The New Strategy for Afghanistan

The Obama Administration has outlined a new strategy for Afghanistan:

The Obama administration today today outlined a new campaign strategy for the war in Afghanistan, scaling back the ambitions of George Bush in a shift which senior officials and diplomats described as a “new realism”

Richard Holbrooke, Barack Obama’s new envoy for Afghanistan, General James Jones, the new White House national security adviser, and General David Petraeus, the new commander of the Afghan campaign, all stressed that the US president’s policy on the Taliban and al-Qaida would be governed by “attainable goals” matched by “adequate resources”.

In the first major foreign policy speech from the new administration, the vice-president, Joe Biden, told a security conference in Munich that the strategic review on Afghanistan under way in Washington would “make sure that our goals are clear and achievable”.

Notable by its absence in any of the speeches from the American team was any mention of building democracy in Afghanistan. Instead, the emphasis was on creating sustainable security to try to prevent the Taliban from extending their grip on the country.

“Obama’s objectives will be much more moderate,” said a senior European policy-maker involved in discussions with the Obama team. A senior Nato official said Washington’s emphasis on Afghanistan was shifting to “being much more realistic”, adding: “It doesn’t need to be a democracy, just secure.”

“The new policy will be not just winning hearts and minds, but winning hearts, minds, and stomachs,” said another senior diplomat working in Kabul. “It’s realistic. Realism is good.”

I hope they flesh out the concept of “sustainable security” for Afghanistan since it’s unclear to me what that means. Afghanistan is a country approximately the size of Texas and a population 25% larger than that of Iraq that includes some of the most rugged terrain in the world. It’s overwhelmingly rural, undeveloped. Parts of some of its provinces can’t be reached by road from their own provincial capitals.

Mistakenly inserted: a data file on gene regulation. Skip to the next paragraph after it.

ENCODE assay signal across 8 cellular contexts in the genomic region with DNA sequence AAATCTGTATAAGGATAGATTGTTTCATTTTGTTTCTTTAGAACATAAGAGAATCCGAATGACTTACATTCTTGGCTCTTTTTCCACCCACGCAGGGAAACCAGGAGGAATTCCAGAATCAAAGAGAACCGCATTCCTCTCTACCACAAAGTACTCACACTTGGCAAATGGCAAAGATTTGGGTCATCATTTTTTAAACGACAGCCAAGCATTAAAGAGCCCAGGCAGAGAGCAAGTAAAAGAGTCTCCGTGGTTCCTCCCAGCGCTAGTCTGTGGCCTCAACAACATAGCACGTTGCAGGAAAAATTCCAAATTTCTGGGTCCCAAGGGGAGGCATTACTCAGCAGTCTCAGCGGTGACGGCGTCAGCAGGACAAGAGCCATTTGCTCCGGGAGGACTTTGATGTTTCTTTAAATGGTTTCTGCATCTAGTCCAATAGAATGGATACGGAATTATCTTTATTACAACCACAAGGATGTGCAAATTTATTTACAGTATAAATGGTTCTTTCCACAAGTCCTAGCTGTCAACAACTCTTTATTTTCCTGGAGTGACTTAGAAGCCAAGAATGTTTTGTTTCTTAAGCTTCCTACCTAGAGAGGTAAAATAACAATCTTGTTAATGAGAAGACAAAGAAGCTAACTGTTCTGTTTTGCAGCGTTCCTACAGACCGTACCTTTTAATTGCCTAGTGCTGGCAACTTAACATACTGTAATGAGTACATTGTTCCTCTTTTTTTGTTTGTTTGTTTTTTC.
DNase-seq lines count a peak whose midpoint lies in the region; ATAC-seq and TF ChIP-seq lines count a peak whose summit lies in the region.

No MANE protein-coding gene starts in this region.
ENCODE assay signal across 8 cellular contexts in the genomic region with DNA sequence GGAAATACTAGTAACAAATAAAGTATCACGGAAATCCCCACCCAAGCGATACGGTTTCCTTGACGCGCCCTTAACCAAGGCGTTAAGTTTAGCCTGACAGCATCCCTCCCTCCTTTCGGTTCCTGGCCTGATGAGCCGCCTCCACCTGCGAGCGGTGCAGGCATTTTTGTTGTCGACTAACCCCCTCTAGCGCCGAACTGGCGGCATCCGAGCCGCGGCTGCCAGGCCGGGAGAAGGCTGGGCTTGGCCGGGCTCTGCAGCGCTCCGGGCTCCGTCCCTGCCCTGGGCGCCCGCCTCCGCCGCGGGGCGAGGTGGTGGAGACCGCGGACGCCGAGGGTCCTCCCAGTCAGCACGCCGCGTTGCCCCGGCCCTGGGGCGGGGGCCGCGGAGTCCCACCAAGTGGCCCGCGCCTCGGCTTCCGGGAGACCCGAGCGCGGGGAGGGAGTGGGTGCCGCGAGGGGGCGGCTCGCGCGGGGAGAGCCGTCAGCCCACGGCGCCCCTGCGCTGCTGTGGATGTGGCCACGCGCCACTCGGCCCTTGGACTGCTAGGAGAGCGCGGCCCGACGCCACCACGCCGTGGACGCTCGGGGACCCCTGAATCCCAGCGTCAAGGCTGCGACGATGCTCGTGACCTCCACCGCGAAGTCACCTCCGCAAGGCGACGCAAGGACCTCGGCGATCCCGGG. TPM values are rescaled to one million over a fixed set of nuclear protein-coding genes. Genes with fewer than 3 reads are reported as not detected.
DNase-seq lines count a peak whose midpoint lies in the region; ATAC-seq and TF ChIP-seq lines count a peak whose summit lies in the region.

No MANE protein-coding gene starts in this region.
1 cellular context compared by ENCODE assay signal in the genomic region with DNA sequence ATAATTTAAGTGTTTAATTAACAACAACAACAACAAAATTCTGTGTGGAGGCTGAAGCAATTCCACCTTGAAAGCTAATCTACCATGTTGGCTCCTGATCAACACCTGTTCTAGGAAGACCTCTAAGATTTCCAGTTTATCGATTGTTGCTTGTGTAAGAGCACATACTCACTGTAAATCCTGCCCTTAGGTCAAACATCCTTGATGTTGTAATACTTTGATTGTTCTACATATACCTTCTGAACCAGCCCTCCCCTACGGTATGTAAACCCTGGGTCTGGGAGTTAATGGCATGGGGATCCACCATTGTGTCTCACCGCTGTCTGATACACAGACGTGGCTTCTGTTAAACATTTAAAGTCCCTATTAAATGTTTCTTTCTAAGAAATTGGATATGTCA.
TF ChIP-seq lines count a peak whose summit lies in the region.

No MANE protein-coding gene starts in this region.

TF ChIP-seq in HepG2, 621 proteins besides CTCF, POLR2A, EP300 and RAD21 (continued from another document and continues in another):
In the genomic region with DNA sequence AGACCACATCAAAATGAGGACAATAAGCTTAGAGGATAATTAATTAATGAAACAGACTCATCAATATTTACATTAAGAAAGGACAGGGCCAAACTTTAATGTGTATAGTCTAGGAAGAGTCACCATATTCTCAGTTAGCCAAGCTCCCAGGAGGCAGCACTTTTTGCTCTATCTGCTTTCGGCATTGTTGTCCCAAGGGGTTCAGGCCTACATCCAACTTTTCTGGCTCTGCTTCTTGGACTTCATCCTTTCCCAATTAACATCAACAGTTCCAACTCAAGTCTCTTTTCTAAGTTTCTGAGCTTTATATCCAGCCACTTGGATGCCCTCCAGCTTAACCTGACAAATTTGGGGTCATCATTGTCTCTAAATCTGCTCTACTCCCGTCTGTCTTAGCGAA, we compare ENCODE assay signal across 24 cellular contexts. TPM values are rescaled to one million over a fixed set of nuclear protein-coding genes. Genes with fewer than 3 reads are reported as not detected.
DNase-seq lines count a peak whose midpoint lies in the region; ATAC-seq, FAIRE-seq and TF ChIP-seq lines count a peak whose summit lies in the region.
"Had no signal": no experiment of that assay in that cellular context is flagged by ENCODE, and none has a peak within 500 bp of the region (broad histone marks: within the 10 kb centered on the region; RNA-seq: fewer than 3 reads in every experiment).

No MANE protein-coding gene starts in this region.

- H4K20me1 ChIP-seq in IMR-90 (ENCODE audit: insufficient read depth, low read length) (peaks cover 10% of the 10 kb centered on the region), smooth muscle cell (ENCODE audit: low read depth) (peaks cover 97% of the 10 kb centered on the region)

As I see it there are two fundamentally different approaches to achieving sustainable security for Afghanistan if by that we mean a country that’s willing and able to protect its own borders and prevent Al Qaeda or terrorist groups like Al Qaeda from setting up shop there. Either we can maintain a force in Afghanistan large enough to do that or we can foster the institutions in Afghanistan that would enable the Afghans to do that themselves.

Fostering tribal institutions won’t cut it. One or more tribal leaders who are sympathetic to Al Qaeda or a successor to Al Qaeda would be enough. Sustainable security in Afghanistan requires a strong central government, something that’s never existed in the country. Unless we consider a more or less permanent occupation of Afghanistan sustainable, of course.

None of the alternatives in Afghanistan are particularly palatable. We’re either in the occupation business or the nation-building business or both for the foreseeable future. Or we take the risk that things will return to the pre-2002 conditions there.

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Dave Schuler
About Dave Schuler
Over the years Dave Schuler has worked as a martial arts instructor, a handyman, a musician, a cook, and a translator. He's owned his own company for the last thirty years and has a post-graduate degree in his field. He comes from a family of politicians, teachers, and vaudeville entertainers. All-in-all a pretty good preparation for blogging. He has contributed to OTB since November 2006 but mostly writes at his own blog, The Glittering Eye, which he started in March 2004.


  1. Houston says:

    “It doesn’t need to be a democracy, just secure.”

    And presumably friendly to the USA.

    Isn’t that what we said about the Shah of Iran? And what do the Leftists think of that phase of our Middle Eastern history now? And why do any of them think this will be any different?

    What will they say when the “Shah of Afghanistan” does something they don’t like, i.e. abuse someone’s rights?

    If there’s no democracy, then there’s no standardization, and there’s no accountability.

  2. Joe says:

    Democracy is, by and large, a mindset and I’m not sure that the people of Afghanistan have that type of mindset.